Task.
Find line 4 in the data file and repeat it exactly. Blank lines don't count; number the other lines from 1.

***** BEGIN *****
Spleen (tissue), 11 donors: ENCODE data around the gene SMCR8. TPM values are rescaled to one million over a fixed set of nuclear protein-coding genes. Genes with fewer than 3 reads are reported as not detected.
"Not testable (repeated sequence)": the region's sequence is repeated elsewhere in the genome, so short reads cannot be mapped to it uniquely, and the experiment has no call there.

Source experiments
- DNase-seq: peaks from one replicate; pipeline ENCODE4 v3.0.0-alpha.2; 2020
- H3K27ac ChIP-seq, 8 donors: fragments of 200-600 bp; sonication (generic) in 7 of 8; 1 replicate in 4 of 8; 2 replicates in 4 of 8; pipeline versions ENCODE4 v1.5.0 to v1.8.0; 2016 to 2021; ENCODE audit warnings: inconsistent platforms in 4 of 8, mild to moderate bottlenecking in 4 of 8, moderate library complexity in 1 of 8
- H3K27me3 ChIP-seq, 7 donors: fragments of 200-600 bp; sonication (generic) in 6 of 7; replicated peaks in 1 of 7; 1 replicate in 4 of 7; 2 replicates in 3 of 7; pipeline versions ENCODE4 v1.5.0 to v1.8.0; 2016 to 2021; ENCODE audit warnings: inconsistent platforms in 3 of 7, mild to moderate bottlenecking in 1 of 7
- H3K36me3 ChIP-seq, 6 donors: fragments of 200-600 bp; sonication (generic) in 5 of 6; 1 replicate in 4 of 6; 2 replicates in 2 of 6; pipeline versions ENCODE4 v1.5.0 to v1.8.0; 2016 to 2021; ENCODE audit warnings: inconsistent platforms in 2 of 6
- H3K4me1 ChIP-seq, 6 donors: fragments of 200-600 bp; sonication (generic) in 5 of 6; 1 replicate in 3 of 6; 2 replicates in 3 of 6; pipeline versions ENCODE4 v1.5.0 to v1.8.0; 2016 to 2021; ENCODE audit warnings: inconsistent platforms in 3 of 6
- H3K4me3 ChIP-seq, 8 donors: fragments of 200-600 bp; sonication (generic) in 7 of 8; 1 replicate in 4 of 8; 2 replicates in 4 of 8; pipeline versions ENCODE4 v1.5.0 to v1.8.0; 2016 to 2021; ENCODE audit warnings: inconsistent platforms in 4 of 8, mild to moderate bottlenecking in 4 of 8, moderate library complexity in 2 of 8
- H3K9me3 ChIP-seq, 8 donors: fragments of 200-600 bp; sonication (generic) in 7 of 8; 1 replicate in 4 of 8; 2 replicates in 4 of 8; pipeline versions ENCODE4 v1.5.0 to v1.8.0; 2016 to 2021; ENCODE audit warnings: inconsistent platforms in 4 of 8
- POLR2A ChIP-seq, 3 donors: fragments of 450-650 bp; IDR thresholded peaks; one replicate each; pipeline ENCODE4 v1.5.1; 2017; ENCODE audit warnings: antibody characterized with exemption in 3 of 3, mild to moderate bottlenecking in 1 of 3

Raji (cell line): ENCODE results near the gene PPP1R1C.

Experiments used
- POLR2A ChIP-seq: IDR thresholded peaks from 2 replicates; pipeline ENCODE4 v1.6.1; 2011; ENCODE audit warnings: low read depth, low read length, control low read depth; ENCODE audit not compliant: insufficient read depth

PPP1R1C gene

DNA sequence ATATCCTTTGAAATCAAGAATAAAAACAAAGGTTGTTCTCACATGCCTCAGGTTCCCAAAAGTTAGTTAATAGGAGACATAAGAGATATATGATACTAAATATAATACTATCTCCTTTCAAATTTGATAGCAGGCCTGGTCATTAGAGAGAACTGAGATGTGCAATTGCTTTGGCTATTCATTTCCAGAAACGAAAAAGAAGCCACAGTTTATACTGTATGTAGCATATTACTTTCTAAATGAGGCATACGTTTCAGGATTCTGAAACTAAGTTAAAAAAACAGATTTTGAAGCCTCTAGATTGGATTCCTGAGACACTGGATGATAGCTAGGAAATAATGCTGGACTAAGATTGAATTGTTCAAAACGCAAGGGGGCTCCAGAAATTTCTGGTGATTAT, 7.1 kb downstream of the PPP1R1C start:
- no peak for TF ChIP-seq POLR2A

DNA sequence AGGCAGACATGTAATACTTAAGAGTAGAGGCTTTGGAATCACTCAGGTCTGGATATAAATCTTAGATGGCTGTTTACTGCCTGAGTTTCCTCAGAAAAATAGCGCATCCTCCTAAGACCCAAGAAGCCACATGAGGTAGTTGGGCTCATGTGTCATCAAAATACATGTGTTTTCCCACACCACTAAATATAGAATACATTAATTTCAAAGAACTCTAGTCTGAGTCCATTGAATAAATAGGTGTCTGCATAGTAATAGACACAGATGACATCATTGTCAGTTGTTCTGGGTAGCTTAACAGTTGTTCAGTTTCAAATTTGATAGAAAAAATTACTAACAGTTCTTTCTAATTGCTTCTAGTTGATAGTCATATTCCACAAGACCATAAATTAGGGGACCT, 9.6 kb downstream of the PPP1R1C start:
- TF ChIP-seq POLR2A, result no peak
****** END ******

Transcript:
- DNase-seq: peaks from one replicate; pipeline ENCODE4 v3.0.0-alpha.2; 2020